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FDA Approves Nasal Influenza Vaccine for Use in Younger Children
Approval for the vaccine, which contains a weakened form of the live virus and is sprayed in the nose, was previously limited to healthy children 5 years of age and older and to adults up to age 49.
“The goal of preventing influenza is now more attainable with the availability of FluMist for younger children,” said Jesse L. Goodman, M.D., director, FDA’s Center for Biologics Evaluation and Research. “This approval also offers parents and health professionals a needle-free option for squeamish toddlers, who may be reluctant to get a traditional influenza shot.”
The U.S. Centers for Disease Control and Prevention recommends that all children age 6 months to 59 months receive a vaccination to protect against influenza. Studies have shown that children younger than 5 years had rates of influenza-associated hospitalizations similar to those among individuals age 50 through 64 years, emphasizing the need for improved influenza prevention efforts for this younger U.S. population.
However, until today, there have been only two vaccines licensed in the U.S. for children under the age of 5. One influenza vaccine, Fluzone, is indicated for people over 6 months of age, while another vaccine, Fluvirin, is available for use in children age 4 and older.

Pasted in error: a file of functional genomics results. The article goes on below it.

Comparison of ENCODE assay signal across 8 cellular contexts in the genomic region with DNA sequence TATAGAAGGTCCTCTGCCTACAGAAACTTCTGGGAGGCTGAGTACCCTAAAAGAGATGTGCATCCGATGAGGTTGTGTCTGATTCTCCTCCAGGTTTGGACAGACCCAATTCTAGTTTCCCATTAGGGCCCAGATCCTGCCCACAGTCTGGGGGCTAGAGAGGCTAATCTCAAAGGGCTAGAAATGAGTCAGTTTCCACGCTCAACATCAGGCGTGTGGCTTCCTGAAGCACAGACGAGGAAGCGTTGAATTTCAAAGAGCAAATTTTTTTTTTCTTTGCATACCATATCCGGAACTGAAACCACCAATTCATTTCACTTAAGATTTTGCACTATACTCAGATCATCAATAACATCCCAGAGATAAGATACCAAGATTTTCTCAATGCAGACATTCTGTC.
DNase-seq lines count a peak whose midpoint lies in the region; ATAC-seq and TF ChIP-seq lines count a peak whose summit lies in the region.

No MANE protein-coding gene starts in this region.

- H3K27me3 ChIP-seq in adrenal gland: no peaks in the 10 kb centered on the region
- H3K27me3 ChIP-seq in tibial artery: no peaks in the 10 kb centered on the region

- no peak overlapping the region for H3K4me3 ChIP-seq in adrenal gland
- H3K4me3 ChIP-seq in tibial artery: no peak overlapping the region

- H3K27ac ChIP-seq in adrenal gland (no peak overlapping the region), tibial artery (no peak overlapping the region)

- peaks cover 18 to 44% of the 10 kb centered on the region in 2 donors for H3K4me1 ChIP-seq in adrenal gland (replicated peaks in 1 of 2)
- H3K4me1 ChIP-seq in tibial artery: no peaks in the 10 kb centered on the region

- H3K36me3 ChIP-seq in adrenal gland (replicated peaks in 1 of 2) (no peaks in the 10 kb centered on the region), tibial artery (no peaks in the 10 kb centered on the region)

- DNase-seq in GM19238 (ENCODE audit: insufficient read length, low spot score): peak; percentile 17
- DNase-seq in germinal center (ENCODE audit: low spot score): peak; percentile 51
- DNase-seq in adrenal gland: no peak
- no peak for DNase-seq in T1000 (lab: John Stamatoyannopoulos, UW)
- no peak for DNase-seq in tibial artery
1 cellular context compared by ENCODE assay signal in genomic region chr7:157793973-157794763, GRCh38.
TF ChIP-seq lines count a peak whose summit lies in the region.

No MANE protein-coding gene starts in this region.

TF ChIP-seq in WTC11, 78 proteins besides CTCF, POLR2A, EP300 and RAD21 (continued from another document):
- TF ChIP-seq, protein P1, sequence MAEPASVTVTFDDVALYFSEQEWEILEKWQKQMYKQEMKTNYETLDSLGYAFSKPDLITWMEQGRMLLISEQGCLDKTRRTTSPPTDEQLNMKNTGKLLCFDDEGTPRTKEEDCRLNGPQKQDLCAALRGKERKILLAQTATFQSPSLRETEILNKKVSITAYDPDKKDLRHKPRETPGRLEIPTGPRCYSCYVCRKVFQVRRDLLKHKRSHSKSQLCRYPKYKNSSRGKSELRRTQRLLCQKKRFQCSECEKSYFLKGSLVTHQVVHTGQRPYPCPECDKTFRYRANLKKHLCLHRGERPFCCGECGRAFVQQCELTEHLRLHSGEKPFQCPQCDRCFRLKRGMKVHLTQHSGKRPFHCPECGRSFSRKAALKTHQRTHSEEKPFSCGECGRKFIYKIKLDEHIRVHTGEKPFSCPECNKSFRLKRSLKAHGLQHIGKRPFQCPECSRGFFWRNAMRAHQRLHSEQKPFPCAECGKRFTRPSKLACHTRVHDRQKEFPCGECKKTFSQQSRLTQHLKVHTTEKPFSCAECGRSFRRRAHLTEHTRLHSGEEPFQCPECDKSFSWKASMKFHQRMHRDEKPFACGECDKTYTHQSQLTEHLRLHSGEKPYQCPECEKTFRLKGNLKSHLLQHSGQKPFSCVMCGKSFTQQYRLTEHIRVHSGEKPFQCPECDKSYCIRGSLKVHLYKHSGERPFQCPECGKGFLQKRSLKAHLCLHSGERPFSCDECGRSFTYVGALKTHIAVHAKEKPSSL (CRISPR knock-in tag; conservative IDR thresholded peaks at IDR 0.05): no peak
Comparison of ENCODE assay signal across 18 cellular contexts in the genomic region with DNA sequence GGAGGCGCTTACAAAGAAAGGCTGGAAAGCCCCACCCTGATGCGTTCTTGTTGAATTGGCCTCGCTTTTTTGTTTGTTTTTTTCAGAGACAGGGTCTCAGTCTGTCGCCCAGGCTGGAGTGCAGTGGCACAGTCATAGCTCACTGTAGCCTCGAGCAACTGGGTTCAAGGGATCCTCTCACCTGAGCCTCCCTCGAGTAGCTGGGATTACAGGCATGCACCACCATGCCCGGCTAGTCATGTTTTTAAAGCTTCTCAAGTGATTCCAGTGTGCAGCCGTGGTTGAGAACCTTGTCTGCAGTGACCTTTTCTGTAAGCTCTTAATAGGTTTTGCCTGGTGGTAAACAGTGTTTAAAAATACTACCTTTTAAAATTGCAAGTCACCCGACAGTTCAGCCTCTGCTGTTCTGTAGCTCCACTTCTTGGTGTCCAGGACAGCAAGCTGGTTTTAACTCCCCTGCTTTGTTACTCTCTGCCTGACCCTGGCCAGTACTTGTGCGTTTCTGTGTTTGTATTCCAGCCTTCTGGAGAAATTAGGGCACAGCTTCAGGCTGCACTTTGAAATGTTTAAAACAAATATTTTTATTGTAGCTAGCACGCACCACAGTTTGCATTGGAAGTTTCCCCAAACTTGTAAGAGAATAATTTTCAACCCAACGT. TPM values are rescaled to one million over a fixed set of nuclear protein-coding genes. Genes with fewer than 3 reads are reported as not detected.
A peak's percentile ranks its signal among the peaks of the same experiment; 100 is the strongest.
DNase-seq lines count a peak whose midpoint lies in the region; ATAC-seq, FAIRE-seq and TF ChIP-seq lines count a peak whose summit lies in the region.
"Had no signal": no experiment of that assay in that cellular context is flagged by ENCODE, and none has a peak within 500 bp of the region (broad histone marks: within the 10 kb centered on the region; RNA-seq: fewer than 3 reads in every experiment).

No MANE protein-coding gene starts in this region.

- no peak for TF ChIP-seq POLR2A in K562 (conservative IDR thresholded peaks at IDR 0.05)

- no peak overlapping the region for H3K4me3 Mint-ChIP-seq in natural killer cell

Approximately 6,400 infants and children age 6 months to 59 months received FluMist in three studies to support the vaccine’s safety and effectiveness. Two studies compared FluMist to placebo (no vaccine), both of which demonstrated the vaccine’s effectiveness in preventing influenza illness. A third study compared FluMist to an inactivated or “killed” seasonal influenza vaccine shot. The results showed that there were 53 cases of influenza disease among 3,900 children who received FluMist compared to 93 cases among the same number of children who received an inactivated or “killed” seasonal influenza vaccine shot. Children under the age of 2 should not receive FluMist because there was an increased risk of hospitalization and wheezing for this age group during the clinical trials.
Commonly observed adverse events from the vaccine were generally mild and most often included runny nose and/or nasal congestion, as well as a slight fever in children 2 to 6 years of age.
FluMist should not be administered to anyone with asthma or to children under the age of 5 years with recurrent wheezing because of the potential for increased wheezing after receiving the vaccine. People who are allergic to any of FluMist’s components, including eggs or egg products, should also not receive the vaccine.
FluMist is manufactured by MedImmune Vaccines, Inc., Gaithersburg, Md. Fluvirin is made by Novartis Vaccines and Diagnostics Ltd, Liverpool, England. Fluzone is manufactured by sanofi pasteur Inc., Swiftwater, Pa.
Source: Food and Drug Administration